This story was originally published by City Bureau on November 9, 2020.
Spurred by the disastrous impacts of COVID-19 on Chicago’s south and west side communities and summer uprisings calling to defund the police, Chicago United for Equity set its sights on a goal: to inform Chicago’s communities on the city’s budget process and how they can have a say in it.
Derived from the 2019 Vote Equity Project, CUE developed the People’s Budget Chicago, which traveled around the city in a bus tour. At each stop, community members got to create their own budgets by allocating a hypothetical $100 among six categories: health, education, housing, infrastructure, community resources, and the carceral system (police). Afterward, Chicagoans compared their personal budget to the city’s 2020 budget. (Disclosure: City Bureau Documenters attended and took notes at these events.)
This year, the city saw a large increase in responses to the annual budget survey, receiving a total of 38,336 responses, five times more than the year prior. While every ZIP code was represented in the survey responses, 45 percent of respondents resided on the north side.
One of the people behind the People’s Budget is Paola Aguirre Serrano, the founder of Borderless, an urban research and design studio, and a 2019 cohort fellow at CUE. This year, she designed the People’s Budget bus tour with a focus on community engagement.
Tell me about CUE’s community engagement process. How do they differ from the city’s methods?
We’re talking to people, we’re with people. It’s not the same as the city’s engagement around the budget. You’re doing these exercises with numbers that mean nothing to people outside the city’s finance office. It’s about finding a different way to speak about resources in a way that is accessible. If you’re talking about $7 billion with normal residents, we’re not [comfortable] talking billions of dollars. A hundred dollars? I understand what that is.
The People’s Budget bus traveled to at least nine south and west side communities. Why did you decide to go to those neighborhoods?
We wanted to select the neighborhoods that we knew were not going to be represented in the survey. We decided to make a list of all the communities [that experience the most disinvestment] in Chicago and we used the Childhood Opportunity Index as a tool to define those on the far south side, west side. So it was no wonder that we were at Austin, Roseland, or South Lawndale, in all these places that we knew that were not going to be meaningfully included.
Thinking of your budget bus tours, what are community members most interested in funding in the budget?
There’s a lot of inclination for community resources. Stability comes as a very strong desire. If you have stable housing, if you have resources, everything else feels secondary. People need to have a place to live and have access to the things that make our daily life stable like childcare, arts and culture, wellness and mental health. When we’re speaking with parents, education comes through, [but] on the top I would say it’s community resources, health and housing.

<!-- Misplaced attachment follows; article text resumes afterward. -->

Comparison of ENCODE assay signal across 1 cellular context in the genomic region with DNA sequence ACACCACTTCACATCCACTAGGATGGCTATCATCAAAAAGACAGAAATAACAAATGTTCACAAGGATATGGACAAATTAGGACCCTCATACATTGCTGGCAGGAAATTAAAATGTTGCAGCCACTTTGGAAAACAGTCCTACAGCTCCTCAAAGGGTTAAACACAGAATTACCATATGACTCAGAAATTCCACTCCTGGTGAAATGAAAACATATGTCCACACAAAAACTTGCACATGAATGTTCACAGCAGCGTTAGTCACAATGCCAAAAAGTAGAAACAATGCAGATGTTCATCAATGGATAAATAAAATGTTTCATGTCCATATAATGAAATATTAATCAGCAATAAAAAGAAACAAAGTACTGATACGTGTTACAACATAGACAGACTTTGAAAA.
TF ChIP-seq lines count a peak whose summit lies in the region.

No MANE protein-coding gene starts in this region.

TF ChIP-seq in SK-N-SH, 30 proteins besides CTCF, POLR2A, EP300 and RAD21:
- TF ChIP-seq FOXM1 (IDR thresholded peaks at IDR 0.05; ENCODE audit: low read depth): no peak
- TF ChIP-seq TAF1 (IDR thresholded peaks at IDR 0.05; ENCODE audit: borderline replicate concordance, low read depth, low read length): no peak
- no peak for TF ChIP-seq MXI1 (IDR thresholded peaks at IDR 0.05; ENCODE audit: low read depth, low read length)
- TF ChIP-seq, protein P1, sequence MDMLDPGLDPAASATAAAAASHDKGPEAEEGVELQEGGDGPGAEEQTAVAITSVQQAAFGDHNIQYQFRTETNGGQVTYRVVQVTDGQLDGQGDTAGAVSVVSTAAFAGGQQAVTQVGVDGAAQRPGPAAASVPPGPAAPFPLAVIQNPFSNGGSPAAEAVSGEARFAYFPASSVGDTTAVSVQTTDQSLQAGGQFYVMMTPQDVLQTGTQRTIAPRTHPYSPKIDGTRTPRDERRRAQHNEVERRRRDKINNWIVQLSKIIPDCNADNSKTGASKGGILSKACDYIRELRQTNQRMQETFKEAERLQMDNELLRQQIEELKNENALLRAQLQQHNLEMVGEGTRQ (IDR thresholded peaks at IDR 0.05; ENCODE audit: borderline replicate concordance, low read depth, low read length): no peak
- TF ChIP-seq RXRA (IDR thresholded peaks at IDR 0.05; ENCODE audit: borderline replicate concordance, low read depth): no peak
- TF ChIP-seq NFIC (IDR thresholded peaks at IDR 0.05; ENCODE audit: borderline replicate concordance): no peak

CUE held activities and small group discussions during the bus tour. What have you learned so far from your participants?
What we’ve been learning is that in order for our communities to thrive, we need to be stable first. What are the most basic things community members need to be stable? Access to food, access to housing, and everything else kind of built around that. But stability is something that I’ve noticed over and over, table after table, as a very genuine part of the conversation.
In 2020’s budget, the city spent $36 out of every $100 on policing. How did participants respond to this?
People have an intuition about how much money goes into policing, especially this year with the uprisings. There’s a lot of frustration. After people do the [budget bus] table, set their priorities, we have this reveal moment: This is what the group wants. Do you want to know what the city of Chicago actually spends? Over a third of the money goes to police, and most of the allocation is for policing or carceral systems. Most allocations for policing in these exercises is around $8 to $10 out of 100, and when they see 36 their hearts drop. They know it but when they see it, it’s a different feel. Like really, you’re telling me it’s just $4 [out of $100] for health?
There is a realization of how the priorities of investment are not in things that will help them to be stable and it’s a little heartbreaking. But then we go to the part where we ask, for now, what can you do? [We think] about the impacts of advocacy and organizing. Many residents say they only see their alderman or woman when it’s election time, and that’s just very frustrating to hear.
What do you hope that CUE’s budget bus tour attendees took away from this experience?
Shifting power has to do with access to knowledge and access to tools. This means communities feel confident and strong about having conversations on resources that they believe in. Sometimes it just takes a little bit of having that platform to convey that message. What we are trying to do is leverage voices and be a platform for people to advocate for things that they feel strongly about.
What are your biggest takeaways regarding the budget process and the greater Chicago community’s knowledge of it?
We need to invest more. It’s not enough that community organizations are doing this on their own. Participatory budgeting is such a powerful tool, yet we’ve done very little to engage our communities to understand and participate in a productive way around the budget. v
This story was produced by City Bureau, a civic journalism lab based in Chicago.